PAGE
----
SOAPS’ individual school teams met multiple times last week to be in community with one another outside of the often-chaotic classrooms and milieus that they typically support. Teams spent this time checking in with each another, gauging the current needs of their students and families, and deepening their equity lens by choosing accessible resources to discuss.
Documentaries that teams watched included 13th, The Life and Death of Marsha P. Johnson, The Mask We Live In, and the Trial of Gabriel Fernandez, most of which can be found on Netflix. Through these meetings, teams discussed the many ways that it is important to advocate for their students and keep them safe in a system that does not center their needs.
There are many artists holding virtual concerts/musical healing through outlets such as Instagram and YouTube. Check out the up and coming artist Lizzo, and how she responded to the overwhelming occurrence of fear in our society here. Try creating a shared playlist with friends! This is a way to be in community while hearing what your friends have been listening to.
For those animal lovers out there, try checking out EXPLORE.ORG to watch live streams of whatever cute fuzzy creature you would like to see!
There are several great Apps you can access through your phone that provide different techniques for mindfulness, musical meditation, self-care, and provide news updates:
- Calm App: *This App does have a cost; however, you can access some things on it for free:
- Guided Meditation
- Sleep Aides
- Mental Fitness (one of my favorites is the Lebron James series)
- Breathing Exercises
- Scenery Sounds
- Classes (regarding pain, trauma, confidence, etc.)
- Calm Body (exercises and stretching routines)
- Spotify: This is a good way to find different perspectives on mental health and find amazing music! One playlist recommendation is by RZA called Guided Explorations. Search it and give it a try!
- Podcast: This podcast kid-friendly, has regular updates from local and international reliable news sources, and has some great audio series! One example is The Punies, A Children's Guided Story with Emphasis on Life Skills, created by Kobe Bryant.
Steps for Coping with a Disaster
Take the following steps to cope with a disaster:
- Take care of your body – Try to eat healthy well-balanced meals, exercise regularly, and get plenty of sleep. Avoid alcohol, tobacco, and other drugs. Learn more about wellness strategies for mental health.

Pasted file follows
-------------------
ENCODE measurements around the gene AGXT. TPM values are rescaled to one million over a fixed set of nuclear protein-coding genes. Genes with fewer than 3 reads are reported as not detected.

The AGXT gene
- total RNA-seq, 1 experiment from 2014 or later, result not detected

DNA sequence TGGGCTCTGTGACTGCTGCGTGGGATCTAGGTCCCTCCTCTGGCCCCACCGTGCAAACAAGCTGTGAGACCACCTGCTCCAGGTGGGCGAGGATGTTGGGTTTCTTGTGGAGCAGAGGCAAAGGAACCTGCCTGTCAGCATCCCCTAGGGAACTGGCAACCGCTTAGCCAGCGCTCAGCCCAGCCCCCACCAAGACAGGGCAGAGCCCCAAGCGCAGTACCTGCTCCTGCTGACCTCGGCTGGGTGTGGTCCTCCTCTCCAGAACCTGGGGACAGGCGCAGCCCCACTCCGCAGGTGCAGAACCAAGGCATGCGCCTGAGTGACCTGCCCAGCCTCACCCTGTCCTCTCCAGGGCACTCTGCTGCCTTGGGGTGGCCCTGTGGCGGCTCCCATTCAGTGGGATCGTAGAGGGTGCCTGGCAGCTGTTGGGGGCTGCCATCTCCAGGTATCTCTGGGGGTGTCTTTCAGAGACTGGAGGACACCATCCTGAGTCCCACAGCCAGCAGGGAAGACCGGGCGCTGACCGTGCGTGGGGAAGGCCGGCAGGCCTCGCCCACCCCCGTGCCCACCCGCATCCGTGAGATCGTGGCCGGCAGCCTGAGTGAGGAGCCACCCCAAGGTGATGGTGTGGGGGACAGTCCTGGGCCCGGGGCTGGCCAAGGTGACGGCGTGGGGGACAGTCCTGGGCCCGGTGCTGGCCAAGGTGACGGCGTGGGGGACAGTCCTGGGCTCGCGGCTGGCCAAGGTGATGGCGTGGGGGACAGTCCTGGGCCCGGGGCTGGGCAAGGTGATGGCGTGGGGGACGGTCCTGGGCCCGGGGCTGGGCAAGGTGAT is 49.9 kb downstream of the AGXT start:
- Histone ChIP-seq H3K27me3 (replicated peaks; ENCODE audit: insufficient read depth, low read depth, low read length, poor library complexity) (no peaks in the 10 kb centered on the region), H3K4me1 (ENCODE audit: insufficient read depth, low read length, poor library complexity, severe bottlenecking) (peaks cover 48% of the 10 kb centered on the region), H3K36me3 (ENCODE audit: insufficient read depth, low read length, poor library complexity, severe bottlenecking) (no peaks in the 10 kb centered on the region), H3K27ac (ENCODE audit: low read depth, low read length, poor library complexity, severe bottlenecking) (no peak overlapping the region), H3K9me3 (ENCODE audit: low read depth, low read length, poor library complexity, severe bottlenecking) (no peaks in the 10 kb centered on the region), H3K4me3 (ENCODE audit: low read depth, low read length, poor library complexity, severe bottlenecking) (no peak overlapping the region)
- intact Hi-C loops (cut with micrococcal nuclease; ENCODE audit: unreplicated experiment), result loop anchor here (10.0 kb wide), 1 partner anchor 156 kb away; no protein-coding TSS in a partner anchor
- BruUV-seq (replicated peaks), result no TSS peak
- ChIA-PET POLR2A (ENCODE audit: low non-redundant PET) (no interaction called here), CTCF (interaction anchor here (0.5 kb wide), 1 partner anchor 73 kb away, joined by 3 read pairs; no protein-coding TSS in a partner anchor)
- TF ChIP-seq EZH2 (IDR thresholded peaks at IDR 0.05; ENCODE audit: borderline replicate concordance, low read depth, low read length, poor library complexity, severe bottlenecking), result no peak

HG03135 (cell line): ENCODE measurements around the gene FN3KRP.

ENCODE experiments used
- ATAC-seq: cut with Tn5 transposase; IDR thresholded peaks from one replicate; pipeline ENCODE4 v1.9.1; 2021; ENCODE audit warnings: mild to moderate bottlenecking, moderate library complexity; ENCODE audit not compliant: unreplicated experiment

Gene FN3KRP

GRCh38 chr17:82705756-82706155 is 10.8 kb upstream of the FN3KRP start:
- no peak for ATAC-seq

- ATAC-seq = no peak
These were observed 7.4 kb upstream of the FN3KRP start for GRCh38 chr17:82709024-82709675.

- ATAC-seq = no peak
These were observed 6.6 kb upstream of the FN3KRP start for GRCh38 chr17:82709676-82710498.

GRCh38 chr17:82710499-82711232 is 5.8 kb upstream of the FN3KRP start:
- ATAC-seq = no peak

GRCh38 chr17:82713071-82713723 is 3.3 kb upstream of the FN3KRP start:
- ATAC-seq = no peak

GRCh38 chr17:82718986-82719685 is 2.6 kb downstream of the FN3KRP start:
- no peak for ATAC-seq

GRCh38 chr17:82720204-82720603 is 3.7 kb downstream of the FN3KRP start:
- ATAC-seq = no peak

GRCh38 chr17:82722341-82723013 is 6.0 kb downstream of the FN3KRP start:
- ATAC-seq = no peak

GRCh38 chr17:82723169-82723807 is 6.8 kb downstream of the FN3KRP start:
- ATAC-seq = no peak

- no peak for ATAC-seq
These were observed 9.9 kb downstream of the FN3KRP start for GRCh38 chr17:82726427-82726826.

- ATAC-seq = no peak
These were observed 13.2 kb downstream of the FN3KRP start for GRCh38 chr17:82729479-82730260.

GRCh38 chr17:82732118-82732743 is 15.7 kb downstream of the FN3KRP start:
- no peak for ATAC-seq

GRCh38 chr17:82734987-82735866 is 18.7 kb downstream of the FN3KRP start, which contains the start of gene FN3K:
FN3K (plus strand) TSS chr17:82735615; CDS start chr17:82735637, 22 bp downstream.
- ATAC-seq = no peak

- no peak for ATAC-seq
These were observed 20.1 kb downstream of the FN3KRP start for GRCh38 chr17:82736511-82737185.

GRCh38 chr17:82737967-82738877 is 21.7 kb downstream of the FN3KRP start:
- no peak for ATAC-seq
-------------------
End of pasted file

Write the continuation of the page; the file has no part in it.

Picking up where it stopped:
- Connect with others – Share your concerns and how you are feeling with a friend or family member. Maintain healthy relationships and build a strong support system.
- Take breaks – Make time to unwind and remind yourself that strong feelings will fade. Try taking in deep breaths and consider doing activities you usually enjoy.
- Stay informed – When you feel that you are missing information, you may become more stressed or nervous. Watch, listen to, or read the news for updates from officials. Be aware that there may be rumors during a crisis, especially on social media. Always check your sources and turn to reliable sources of information, like your local government authorities.
- Avoid too much exposure to news – Take breaks from watching, reading, or listening to news stories. It can be upsetting to repeatedly hear about the crisis and see images. Try to do enjoyable activities and return to normal life as much as possible, and check for updates between breaks.
- Seek help when needed – If distress impacts activities of your daily life for several days or weeks, talk to a clergy member, counselor, or doctor, or contact the SAMHSA helpline at 1-800-985-5990.
These are just a few ways you can support yourself in these times as we support our students and families as well. Have other great ways that you have been getting by while socially distancing? Send them my way to Mackenzie_boyle@senecacenter.org.
Take care of yourselves, and each other!